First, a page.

(Student Guide to World Philosophy)

The six treatises that make up Aristotle’s Organon are the first writings on logic as an independent discipline to appear in Western civilization. The title has been used to refer to the collection since at least the sixth century, but there is no evidence that Aristotle himself referred to the treatises by this name. Aristotle’s word for what today is called formal logic was “analytics.” Traditionally, the treatises have been ordered as follows: Categories, On Interpretation, Prior Analytics, Posterior Analytics, Topics, and On Sophistical Refutations. This order is based on the contents: Categories treats of terms, On Interpretation treats of propositions, Prior Analytics treats of syllogisms. The remaining three treat of kinds of argument; Posterior Analytics of apodictic (necessary) syllogisms, Topics of dialectical (debatable) syllogisms, and On Sophistical Refutations of unsound arguments (informal fallacies). However, Aristotle did not write the treatises in this order, and there is no evidence to support the rather common misconception that Aristotle regarded them (except for the Prior and Posterior Analytics) as successive chapters in a systematic treatise on logic. The Categories, Topics, and On Sophistical Refutations are early works, On Interpretation was probably written some time later, and the two Analytics were written last. The Categories is perhaps as much a work on metaphysics as it is on logic; it has considerable historical significance, but its logical content is rather meager.

There is a wealth of material discussed in the six works, but it is of very uneven importance. Large portions are tedious and out of date, while other sections are first-rate philosophy and surprisingly modern. What follows is a very brief summary of the contents of each treatise, with a somewhat more detailed account of the Categories and the two Analytics.

The Six Treatises

(Student Guide to World Philosophy)

The Greek word kategoria, from which the word “category” is derived, ordinarily is used simply to mean “predicate.” Categories is concerned with the ten ultimate kinds of predicates people can use in communicating with one another. There are references to the categories throughout the Aristotelian corpus, but at various places in his writings, Aristotle departs from the list given in Categories. Those listed in Categories are substance, quality, quantity, relation, action, affection, place, time, position, and state. Aristotle specifies what he means by each category and points out its peculiar characteristics. This work has had considerable historical importance.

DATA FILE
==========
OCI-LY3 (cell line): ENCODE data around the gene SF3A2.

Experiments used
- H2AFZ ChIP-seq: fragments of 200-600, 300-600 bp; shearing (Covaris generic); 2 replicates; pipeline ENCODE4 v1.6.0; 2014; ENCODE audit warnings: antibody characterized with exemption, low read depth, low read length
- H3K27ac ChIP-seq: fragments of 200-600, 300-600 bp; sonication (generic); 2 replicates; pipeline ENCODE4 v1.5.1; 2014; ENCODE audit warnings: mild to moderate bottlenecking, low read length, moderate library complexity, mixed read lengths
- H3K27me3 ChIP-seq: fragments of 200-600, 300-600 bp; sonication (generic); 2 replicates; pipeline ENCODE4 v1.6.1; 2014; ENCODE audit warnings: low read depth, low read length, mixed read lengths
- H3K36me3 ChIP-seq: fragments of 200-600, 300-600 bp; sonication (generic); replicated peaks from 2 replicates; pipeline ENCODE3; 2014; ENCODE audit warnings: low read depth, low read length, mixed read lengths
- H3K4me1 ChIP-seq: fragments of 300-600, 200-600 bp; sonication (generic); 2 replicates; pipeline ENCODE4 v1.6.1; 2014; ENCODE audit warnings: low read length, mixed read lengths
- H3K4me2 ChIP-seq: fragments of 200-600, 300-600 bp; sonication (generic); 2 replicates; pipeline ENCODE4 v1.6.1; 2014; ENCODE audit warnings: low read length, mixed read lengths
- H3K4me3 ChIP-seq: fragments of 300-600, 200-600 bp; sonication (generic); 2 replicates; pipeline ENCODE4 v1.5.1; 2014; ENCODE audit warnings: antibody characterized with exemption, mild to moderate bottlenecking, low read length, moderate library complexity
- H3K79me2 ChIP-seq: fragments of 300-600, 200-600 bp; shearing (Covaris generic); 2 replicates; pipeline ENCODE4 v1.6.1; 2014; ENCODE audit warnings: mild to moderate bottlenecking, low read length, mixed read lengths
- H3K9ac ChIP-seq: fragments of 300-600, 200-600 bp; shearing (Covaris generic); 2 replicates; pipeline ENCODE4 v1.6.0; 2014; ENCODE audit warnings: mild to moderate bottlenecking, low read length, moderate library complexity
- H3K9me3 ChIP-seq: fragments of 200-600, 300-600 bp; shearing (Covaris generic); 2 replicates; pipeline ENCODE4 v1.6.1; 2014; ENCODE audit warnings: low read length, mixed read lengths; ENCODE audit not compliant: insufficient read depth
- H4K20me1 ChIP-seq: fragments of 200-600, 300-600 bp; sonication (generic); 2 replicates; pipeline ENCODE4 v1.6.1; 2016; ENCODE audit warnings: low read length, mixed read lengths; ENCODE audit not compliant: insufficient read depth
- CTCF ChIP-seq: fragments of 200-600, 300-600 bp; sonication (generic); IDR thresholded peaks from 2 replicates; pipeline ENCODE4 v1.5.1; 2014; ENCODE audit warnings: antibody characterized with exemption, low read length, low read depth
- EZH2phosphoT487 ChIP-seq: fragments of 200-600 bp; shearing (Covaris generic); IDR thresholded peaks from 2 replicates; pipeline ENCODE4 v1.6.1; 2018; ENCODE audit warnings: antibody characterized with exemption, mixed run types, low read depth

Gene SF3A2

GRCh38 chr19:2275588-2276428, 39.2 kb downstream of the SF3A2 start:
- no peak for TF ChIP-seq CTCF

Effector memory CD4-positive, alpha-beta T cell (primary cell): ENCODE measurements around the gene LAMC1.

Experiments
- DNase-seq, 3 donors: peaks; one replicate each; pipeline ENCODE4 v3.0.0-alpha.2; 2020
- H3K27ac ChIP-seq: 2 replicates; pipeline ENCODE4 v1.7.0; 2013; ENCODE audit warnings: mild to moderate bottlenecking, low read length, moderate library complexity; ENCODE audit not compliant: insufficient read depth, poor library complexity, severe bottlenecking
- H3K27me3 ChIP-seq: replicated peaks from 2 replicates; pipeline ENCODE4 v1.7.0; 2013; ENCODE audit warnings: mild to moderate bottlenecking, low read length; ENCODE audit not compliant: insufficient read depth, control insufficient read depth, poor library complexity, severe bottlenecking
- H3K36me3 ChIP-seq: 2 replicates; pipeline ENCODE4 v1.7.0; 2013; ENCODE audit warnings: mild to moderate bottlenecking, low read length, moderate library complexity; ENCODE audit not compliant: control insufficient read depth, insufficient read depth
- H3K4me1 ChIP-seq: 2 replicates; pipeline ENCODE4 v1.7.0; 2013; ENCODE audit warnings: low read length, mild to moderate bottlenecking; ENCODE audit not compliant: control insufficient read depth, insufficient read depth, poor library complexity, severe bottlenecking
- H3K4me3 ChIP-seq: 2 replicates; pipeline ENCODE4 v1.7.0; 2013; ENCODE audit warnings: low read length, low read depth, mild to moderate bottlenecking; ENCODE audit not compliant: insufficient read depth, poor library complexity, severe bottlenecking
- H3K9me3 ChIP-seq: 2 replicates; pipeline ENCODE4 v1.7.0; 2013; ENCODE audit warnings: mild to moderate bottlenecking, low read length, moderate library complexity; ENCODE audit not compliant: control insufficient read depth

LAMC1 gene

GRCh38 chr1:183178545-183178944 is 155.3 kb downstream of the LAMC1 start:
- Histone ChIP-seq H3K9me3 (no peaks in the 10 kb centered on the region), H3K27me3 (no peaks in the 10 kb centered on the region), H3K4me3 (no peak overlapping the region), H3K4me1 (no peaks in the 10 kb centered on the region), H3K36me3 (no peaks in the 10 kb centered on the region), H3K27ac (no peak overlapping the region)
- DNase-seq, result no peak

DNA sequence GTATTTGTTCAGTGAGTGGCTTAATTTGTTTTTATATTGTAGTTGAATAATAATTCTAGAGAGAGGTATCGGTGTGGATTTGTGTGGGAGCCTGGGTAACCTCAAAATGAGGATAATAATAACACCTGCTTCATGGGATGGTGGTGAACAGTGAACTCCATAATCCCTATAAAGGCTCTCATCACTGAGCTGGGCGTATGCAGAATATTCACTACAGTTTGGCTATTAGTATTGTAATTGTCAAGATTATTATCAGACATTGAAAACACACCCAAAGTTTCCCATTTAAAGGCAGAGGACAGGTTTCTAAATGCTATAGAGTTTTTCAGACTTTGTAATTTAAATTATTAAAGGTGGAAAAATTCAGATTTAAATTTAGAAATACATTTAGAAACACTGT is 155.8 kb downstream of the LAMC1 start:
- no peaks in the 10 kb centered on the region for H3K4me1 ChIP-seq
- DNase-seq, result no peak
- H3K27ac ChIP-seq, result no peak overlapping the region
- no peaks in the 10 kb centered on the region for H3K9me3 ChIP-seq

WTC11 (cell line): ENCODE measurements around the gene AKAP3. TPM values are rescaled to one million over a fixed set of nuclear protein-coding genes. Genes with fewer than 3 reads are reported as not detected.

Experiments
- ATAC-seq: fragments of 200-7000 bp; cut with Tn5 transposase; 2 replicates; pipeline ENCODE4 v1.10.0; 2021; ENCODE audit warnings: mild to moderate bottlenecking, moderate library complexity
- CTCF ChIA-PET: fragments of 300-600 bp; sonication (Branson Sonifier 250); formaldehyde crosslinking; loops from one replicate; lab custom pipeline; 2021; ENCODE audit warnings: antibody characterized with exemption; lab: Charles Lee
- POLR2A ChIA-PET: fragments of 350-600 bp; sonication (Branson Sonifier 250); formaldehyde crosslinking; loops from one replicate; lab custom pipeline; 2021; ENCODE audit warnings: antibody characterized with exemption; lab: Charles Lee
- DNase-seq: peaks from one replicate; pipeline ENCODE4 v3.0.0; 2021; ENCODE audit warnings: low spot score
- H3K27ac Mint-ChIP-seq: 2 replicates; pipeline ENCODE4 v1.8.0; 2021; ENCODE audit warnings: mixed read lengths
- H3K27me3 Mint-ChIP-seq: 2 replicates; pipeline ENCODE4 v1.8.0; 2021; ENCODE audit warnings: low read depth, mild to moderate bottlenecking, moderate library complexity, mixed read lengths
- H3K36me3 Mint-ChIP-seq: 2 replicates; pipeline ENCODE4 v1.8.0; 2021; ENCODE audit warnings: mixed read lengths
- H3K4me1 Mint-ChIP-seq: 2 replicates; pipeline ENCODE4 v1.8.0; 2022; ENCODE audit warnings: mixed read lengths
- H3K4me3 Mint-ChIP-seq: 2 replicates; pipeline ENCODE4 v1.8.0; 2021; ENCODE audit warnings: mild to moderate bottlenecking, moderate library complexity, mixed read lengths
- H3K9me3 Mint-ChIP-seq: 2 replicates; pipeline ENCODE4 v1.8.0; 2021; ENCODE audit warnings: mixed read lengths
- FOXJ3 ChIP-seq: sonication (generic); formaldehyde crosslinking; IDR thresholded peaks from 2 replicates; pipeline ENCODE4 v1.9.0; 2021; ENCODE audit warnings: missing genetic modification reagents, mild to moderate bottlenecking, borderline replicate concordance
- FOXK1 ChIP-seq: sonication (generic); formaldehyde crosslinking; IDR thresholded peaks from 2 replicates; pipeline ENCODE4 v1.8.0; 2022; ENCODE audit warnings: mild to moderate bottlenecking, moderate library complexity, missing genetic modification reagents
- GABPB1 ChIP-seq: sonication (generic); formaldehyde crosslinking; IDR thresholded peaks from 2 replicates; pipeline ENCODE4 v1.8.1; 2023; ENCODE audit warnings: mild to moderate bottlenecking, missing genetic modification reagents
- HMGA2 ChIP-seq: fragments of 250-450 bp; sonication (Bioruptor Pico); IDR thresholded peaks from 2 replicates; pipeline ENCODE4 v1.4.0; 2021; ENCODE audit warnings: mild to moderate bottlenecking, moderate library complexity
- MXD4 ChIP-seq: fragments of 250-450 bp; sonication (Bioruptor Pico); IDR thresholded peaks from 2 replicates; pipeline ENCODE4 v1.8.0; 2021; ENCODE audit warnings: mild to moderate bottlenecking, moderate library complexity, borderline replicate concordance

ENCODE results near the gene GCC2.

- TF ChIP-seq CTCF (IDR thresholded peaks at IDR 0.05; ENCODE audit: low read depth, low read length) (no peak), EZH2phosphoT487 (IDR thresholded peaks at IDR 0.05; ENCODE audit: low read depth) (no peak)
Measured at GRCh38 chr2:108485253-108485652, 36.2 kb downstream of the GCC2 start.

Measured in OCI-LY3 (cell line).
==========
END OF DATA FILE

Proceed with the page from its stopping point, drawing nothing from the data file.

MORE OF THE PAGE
On Interpretation opens with some grammatical distinctions. Nouns, verbs, sentences, and various kinds of propositions are characterized, and the relations between various propositional forms are traced. The traditional square of opposition has its roots in On Interpretation. The four traditional A, E, I, and O forms of propositions are discussed, although the matter of the distribution of predicate terms is not raised. (A: All S is P; E: No S is P; I: Some S is P; O: Some S is not P.) It is one of the more controversial treatises because it is the source of the view (which has plagued philosophers as gifted as Gottfried Wilhelm Leibniz) that all propositions must finally be resolved into subject-predicate propositions, a view that modern logicians...

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(Student Guide to World Philosophy)

The ten ultimate predicates Aristotle lists in Categories may be separated into two divisions, substance and the remaining nine. Substance is by far the most important; it is presupposed by all the others—they are really all characteristics or properties of substances. Within the broad category of substance, Aristotle distinguishes primary and secondary substance. Philosophers have often held that Aristotle’s primary substance was the substratum of later metaphysics. Aristotle says that it is neither “predicable of” nor “present in” a subject, and he lists as examples the individual person or the individual horse. Secondary substances are the species of which primary substances are members; “person” and “horse,” for example, are illustrations of secondary substances. One might get closer to Aristotle’s doctrine if one recognizes that practically everything he meant by substances could be included if one talked merely about that which is symbolized by whatever word may stand as the subject of a proposition.